If you’ll recall, I was interested in keeping an eye on Chris Tillman because he saw a velocity increase and had changed up some of his pitch usage. It hasn’t shown up for him yet, with a .308 BABIP against, but his line drive rate and his hard-contact rate have both dropped this season. Tillman is going with more of a cutter/slider-changeup mix this season. He currently has the best swinging strike rate of his career. These are all really positive changes and something to take note of for future outings. For me, Tillman has gone from being toxic to being a reasonable guy to back.
I like what I’ve seen from Matt Moore so far. The velocity is back and the fastball has great life coming towards the plate. This will be a good test for him, however. The Orioles bring a lot of good power bats, so command will be important. That’s why his hard-contact rate of 35.7 percent and his line drive rate of 24.3 percent are so concerning.
Both of these teams have pretty solid bullpens, but I’m looking at Baltimore here. Waiting on this price may give you a few more cents of value on the Birds, but I think they are the right side here. They have a 114 wRC+ so far against LHP and that’s with a .264 BABIP keeping a league average BB% against LHP from adding even more value.
New York (AL) at Texas (-125); Total: 9.5
Your winner for worst opening line of the day was this one in Arlington. CC Sabathia and his complete lack of command opened around even money or +105 against the Rangers. It’s no longer at that price. I’m not a fan of Martin Perez, but there’s nothing to like about Sabathia right now. It’s sad to see what has happened as the hefty lefty has aged. He’s no longer generating any power from his lower half, leading to a velocity decline, and he can’t finish on his offspeed stuff. Basically, the Yankees are trotting him out there because of his contract.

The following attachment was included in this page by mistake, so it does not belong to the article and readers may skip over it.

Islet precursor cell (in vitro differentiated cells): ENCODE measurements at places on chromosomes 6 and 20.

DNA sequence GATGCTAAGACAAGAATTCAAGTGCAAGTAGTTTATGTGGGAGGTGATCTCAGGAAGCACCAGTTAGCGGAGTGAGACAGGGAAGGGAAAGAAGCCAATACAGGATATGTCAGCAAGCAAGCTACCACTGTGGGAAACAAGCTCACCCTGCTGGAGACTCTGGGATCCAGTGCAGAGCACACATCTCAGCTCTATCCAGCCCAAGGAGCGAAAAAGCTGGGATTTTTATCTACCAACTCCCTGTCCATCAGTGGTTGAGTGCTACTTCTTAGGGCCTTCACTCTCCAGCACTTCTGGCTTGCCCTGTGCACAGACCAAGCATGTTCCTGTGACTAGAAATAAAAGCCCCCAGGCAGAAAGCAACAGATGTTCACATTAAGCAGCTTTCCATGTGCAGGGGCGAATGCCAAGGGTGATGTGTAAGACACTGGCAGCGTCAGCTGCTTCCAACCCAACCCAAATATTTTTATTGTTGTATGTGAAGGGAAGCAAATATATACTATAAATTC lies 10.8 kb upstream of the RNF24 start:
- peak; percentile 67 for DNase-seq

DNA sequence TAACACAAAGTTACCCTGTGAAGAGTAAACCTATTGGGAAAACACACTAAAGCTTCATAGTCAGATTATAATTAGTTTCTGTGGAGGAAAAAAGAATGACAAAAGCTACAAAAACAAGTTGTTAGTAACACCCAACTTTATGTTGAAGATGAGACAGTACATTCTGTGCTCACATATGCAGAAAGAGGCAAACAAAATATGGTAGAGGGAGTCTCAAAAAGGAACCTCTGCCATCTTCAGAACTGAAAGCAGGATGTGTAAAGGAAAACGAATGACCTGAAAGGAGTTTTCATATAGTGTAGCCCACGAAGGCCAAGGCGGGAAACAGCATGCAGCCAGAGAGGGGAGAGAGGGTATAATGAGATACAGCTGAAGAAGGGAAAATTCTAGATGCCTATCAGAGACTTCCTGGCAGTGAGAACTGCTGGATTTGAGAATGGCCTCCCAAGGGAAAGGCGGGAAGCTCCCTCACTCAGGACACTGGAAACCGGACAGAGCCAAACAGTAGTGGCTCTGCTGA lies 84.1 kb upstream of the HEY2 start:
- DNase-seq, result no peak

CC has only allowed one home run, but he’s given up 20 hits in 15.1 innings with a terrible K/BB ratio. It’s just not there for him anymore. This was a bad line and, in some respects, it’s still a bad line.
Martin Perez is not a guy I’m a big fan of either. He’s walked more than he has struck out over his first 24 innings this season, but his extreme ground ball rate is usually enough to limit damage. It’s all about defense for him, and that defense has helped him to a .254 BABIP against on the season. His low strand rate hasn’t helped his ERA and his advanced metrics hate that walk rate.
At this price, I’m not overly interested in Perez or the Rangers. If this becomes a battle of the bullpens, it’s clear which side wins that. It probably will because neither starter should work deep into this game. I’d certainly look at the first five over and take the bullpens out of the equation.
Cleveland (-110) at Minnesota; Total: 8.5
Josh Tomlin, who left his start last Friday with a hamstring cramp, is a small favorite over Jose Berrios, who is making his Major League debut for the Twins. There will be no play on this game, but it’s a good opportunity to pass along some background on Berrios. The Twins top pitching prospect is just 21, but there’s a lot of feel for pitching here. The raw stuff is special, with three pitches that play at the Major League level. The bread-and-butter pitch for Berrios is his split-change, which sounds like it will be his equalizer against left-handed batters.
There are some worries about Berrios here at the outset. He’s young. He’s very young. Like all young pitchers, he can sometimes rush through his delivery. The Indians will have to be patient. I don’t worry about strikeouts because they are just another out most of the time. Most outs don’t advance baserunners or anything and you can’t strike out into a double play very often. They might strike out some against Berrios, but I want to see how the kid does on the big stage.
St. Louis at Arizona (-130); Total: 8.5